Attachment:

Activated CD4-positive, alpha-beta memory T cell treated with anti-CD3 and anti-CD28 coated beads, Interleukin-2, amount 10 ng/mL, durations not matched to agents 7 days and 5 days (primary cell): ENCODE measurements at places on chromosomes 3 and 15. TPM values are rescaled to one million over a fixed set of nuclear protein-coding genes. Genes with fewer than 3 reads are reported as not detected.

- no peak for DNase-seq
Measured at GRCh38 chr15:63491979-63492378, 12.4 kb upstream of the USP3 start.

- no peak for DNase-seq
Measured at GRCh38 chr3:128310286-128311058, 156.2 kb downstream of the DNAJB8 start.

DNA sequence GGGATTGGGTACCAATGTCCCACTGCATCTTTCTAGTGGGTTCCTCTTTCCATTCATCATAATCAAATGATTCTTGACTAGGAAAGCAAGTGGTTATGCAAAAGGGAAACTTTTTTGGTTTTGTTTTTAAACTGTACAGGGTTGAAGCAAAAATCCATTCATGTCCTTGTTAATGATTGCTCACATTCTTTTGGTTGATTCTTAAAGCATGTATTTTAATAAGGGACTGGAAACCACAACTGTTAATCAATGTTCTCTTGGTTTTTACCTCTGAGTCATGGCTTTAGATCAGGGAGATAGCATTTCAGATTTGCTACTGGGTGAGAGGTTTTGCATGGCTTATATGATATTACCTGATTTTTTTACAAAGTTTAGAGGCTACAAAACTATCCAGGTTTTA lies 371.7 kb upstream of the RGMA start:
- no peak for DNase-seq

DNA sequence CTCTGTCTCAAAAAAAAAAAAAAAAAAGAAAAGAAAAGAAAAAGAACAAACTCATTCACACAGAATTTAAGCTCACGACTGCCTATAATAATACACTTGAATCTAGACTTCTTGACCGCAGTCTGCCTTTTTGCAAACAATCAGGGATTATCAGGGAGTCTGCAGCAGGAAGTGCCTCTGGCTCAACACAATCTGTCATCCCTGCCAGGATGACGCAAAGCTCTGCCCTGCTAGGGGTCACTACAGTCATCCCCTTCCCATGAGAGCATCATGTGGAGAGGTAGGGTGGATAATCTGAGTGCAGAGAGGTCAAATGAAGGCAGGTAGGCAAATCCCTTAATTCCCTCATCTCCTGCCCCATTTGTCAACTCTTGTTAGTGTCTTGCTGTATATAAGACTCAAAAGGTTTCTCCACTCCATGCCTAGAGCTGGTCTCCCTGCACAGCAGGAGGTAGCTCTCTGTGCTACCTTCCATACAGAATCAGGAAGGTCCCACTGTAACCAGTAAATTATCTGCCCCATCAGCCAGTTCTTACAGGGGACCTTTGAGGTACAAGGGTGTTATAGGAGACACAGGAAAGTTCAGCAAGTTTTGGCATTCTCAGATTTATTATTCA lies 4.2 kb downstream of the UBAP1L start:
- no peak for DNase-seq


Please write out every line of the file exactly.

Activated CD4-positive, alpha-beta memory T cell treated with anti-CD3 and anti-CD28 coated beads, Interleukin-2, amount 10 ng/mL, durations not matched to agents 7 days and 5 days (primary cell): ENCODE measurements at places on chromosomes 3 and 15. TPM values are rescaled to one million over a fixed set of nuclear protein-coding genes. Genes with fewer than 3 reads are reported as not detected.

- no peak for DNase-seq
Measured at GRCh38 chr15:63491979-63492378, 12.4 kb upstream of the USP3 start.

- no peak for DNase-seq
Measured at GRCh38 chr3:128310286-128311058, 156.2 kb downstream of the DNAJB8 start.

DNA sequence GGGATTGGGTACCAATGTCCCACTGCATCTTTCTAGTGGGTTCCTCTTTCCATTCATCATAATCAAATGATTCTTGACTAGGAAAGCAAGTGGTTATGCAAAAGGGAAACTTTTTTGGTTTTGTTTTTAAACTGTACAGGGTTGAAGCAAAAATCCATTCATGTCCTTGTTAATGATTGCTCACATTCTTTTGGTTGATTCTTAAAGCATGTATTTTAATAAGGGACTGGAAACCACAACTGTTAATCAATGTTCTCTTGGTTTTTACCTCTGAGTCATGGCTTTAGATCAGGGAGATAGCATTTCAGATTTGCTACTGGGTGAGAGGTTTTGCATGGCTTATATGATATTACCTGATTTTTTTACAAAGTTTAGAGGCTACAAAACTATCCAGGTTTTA lies 371.7 kb upstream of the RGMA start:
- no peak for DNase-seq

DNA sequence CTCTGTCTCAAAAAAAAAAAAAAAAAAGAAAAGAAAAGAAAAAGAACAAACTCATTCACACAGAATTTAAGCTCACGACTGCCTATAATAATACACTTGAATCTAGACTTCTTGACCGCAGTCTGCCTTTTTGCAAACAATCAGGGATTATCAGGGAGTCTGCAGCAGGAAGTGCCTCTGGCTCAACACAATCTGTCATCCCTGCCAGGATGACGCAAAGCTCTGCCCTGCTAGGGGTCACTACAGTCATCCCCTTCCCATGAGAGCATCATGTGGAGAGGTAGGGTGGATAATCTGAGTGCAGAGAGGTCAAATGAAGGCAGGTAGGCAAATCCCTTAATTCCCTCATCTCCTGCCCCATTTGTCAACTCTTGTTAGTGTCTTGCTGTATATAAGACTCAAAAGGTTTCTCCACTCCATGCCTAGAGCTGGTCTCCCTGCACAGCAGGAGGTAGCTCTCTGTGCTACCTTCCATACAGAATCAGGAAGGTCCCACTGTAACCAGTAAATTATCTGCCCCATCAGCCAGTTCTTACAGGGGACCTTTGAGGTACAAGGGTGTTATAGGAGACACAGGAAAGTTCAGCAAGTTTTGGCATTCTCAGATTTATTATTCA lies 4.2 kb downstream of the UBAP1L start:
- no peak for DNase-seq